Identifying bird species as biodiversity indicators for terrestrial ecosystem management

Alizadeh Shabani, A 2006, Identifying bird species as biodiversity indicators for terrestrial ecosystem management, Doctor of Philosophy (PhD), Mathematical and Geospatial Sciences, RMIT University.


Document type: Thesis
Collection: Theses

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Title Identifying bird species as biodiversity indicators for terrestrial ecosystem management
Author(s) Alizadeh Shabani, A
Year 2006
Abstract It is widely known that the world is losing biodiversity and primarily it is thought to be caused by anthropogenic activities. Many of these activities have been identified. However, we still lack a clear understanding of the causal relationships between human activities and the pressures they place on the environment and biodiversity. We need to know how ecosystems and individual species respond to changes in human activities and therefore how best to moderate our actions and reduce the rate of loss of biodiversity. One of the ways to detect these changes is to use indicators of ecosystem conditions.

Indicators are statistics following changes in a particular factor usually over time. These indicators are used to summarise a complex set of data, and are seen as being representative of the wider situation in that field. So it can be assumed that if that particular factor is declining or improving, then the situation in general is also declining or improving. They are used to check the status and trends of biodiversity by both the public and policy makers. Indicators are also used to assess national performance and can be used to identify the actions required at the policy level. In this manner, they provide an important link between policy-makers and scientists collecting the data.

The current thesis investigates the possibility of using bird species as indicators of biodiversity for better management of natural terrestrial ecosystems, by identifying their habitats according to various environmental factors. The study is established by drawing upon three main scientific areas: ecology, geographical information system (GIS), and statistical modelling.

The Mornington Peninsula and Western Port Biosphere Reserve (MPWPBR) (Victoria, Australia) was chosen for the study area because of the combination of suburban and natural environments that made it optimum for this type of study. Once the study area was defined, the necessary data for the research were obtained from various sources.

Birds Australia provided data on recorded observation of 271 bird species within the study area. Based on the nature of this study, seven species were selected for the study. The criteria for this selection are discussed in Chapter 3. Most literature state that the primary determinant for bird abundance is vegetation and land cover. Because of this, Ecological Vegetation Class (EVC) layer was used to determine which type(s) of vegetation have the greatest impact on habitat selection. Each species showed a relationship to a number of v vegetation types. These EVCs were combined to produce vegetation patches, and were considered as potentially suitable habitats of corresponding bird species.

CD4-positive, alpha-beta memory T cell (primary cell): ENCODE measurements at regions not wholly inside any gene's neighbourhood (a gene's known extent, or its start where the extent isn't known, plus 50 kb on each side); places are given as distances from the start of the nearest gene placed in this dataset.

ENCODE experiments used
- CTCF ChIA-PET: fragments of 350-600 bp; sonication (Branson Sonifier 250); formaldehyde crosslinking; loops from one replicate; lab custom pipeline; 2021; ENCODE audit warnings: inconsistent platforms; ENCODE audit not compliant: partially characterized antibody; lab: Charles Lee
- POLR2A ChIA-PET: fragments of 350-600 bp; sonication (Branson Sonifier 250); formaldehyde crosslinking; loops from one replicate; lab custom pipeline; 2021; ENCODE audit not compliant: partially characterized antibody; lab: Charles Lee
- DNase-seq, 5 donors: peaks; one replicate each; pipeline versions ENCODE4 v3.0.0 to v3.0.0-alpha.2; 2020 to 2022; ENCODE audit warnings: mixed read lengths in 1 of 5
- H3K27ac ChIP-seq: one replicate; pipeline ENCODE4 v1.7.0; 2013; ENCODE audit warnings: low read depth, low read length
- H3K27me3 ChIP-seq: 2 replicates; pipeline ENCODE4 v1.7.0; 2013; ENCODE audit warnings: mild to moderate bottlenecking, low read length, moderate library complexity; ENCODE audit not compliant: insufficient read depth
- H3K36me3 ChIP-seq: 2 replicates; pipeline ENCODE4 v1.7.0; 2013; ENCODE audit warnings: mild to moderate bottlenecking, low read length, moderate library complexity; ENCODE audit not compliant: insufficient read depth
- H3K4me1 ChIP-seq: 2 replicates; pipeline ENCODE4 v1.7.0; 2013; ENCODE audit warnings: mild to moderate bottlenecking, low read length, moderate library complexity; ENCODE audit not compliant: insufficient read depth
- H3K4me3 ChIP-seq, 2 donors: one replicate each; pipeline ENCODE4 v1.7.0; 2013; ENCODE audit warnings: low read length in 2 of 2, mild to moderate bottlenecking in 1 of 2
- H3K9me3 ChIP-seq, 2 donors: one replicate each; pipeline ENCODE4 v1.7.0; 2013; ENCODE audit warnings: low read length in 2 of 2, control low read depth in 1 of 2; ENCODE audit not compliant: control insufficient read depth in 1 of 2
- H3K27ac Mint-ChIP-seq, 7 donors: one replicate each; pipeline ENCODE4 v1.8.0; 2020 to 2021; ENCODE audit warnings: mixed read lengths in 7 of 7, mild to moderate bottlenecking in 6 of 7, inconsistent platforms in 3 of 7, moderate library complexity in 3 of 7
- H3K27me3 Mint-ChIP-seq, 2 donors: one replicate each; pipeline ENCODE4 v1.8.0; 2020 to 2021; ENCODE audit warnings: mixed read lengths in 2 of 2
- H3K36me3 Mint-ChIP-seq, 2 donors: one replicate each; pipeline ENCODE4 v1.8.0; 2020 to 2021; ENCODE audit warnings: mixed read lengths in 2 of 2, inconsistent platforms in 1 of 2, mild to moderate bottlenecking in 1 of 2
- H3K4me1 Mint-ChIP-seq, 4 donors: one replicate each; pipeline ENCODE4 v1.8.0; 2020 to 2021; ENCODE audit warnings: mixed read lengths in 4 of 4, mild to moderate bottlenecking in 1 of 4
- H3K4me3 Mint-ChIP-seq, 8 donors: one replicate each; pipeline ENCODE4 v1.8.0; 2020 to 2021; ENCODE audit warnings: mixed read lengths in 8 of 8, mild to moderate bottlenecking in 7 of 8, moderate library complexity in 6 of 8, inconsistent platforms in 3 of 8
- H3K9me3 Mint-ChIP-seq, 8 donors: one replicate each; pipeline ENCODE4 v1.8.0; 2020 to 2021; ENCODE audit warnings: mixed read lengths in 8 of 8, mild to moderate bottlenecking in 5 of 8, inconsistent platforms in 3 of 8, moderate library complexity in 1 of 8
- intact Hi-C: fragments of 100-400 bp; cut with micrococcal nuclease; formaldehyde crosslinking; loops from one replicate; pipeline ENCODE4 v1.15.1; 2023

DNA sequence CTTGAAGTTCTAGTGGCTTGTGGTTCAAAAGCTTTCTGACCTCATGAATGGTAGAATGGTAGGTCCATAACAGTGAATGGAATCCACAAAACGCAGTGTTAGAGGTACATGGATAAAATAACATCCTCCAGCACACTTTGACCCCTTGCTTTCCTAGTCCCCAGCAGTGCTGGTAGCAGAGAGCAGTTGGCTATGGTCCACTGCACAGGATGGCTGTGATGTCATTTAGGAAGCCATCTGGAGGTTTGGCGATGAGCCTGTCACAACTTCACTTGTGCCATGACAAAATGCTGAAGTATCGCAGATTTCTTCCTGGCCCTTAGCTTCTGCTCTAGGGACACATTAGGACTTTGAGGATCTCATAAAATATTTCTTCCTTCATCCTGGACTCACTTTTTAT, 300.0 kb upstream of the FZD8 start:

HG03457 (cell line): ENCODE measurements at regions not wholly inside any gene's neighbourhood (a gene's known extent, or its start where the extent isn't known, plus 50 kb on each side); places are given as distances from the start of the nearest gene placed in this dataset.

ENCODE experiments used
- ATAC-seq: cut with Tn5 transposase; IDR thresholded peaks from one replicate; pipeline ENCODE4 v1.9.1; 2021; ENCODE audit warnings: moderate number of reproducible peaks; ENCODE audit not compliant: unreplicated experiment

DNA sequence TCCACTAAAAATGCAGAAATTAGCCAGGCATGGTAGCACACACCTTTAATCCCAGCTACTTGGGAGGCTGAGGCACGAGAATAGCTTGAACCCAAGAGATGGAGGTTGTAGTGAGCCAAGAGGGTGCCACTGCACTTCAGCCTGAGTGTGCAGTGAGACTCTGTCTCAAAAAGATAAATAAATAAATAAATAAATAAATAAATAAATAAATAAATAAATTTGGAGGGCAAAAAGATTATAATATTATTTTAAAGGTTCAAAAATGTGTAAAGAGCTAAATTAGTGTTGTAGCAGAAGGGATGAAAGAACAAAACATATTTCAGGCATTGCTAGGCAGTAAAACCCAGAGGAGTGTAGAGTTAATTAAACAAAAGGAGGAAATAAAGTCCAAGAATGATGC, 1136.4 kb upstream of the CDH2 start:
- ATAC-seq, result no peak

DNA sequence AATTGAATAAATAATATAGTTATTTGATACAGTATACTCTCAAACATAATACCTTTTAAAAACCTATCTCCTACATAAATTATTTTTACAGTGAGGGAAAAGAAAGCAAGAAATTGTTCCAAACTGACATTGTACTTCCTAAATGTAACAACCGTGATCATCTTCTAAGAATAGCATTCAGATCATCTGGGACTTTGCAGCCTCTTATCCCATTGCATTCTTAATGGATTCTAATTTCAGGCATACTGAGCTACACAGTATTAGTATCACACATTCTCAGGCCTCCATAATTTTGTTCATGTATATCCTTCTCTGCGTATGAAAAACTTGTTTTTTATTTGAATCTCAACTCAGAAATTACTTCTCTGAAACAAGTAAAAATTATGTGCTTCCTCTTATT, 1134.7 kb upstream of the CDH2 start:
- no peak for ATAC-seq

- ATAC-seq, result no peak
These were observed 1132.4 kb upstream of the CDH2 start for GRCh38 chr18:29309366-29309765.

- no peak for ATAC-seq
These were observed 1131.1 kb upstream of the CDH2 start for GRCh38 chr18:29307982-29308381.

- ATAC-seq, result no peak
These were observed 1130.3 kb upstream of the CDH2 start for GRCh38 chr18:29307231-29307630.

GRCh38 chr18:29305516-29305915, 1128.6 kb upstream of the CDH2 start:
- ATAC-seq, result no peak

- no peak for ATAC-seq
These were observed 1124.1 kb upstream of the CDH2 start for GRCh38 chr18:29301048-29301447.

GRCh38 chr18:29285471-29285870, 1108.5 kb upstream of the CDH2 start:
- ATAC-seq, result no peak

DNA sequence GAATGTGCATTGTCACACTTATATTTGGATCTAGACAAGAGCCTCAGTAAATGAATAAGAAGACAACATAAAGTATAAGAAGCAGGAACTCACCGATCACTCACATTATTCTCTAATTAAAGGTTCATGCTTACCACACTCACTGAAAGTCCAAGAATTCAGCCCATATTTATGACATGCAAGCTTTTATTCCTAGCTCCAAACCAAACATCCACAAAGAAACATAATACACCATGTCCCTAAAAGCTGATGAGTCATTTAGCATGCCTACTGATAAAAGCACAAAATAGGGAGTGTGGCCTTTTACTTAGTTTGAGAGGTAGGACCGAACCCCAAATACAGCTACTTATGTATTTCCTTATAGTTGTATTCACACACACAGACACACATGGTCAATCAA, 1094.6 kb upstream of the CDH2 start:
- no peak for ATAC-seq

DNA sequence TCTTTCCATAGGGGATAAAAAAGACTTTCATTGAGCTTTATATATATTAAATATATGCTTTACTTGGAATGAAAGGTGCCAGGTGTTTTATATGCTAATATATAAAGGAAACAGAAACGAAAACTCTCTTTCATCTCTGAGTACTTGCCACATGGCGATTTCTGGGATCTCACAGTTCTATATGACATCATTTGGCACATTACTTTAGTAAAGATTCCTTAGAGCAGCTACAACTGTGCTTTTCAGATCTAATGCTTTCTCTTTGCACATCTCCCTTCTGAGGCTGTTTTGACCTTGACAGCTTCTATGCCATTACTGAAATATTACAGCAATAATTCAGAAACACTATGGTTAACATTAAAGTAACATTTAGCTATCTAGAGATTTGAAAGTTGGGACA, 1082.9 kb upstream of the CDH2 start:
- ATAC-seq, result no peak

For each of the species, these habitat patches were analysed for the different aspects of patch characteristics (such as the level of patchiness, connectivity, size, shape, weighted distance between patches, etc.) by using the Landscape Context Tool (a GIS add-on). This process assisted the understanding of the importance of patch quality in habitat selection among different bird species by analysing the location of bird observation sites relative to habitat patches. In this way, the association between bird presence and the conditions of a habitat patch was identified by performing a discriminant function analysis.

To investigate the probability of a species presence according to different environmental factors, a model of species distribution was created. Binary logistic regression was used to indicate the level of effect of each variable. The model was then successfully validated in the field.

To define the indicators of environmental factors, it was essential to separate bird species based on their dependency on one or more of the studied variables. For this purpose, One-Way ANOVA was used. This analysis showed that some bird species can be considered as indicators of urban areas, while others could be good indicators of wellpreserved large forests.

Finally, it must be mentioned that the type and quality of the datasets are crucial to this type of study, because some species have a higher degree of sensitivity to certain types of vegetation or land cover. Therefore, the vegetation data must be produced as detailed as possible. At the same time, the species data needs to be collected based on the presence and absence (versus presence-only) of the birds.
Degree Doctor of Philosophy (PhD)
Institution RMIT University
School, Department or Centre Mathematical and Geospatial Sciences
Keyword(s) Birds -- Victoria -- Ecology
Wildlife conservation -- Victoria
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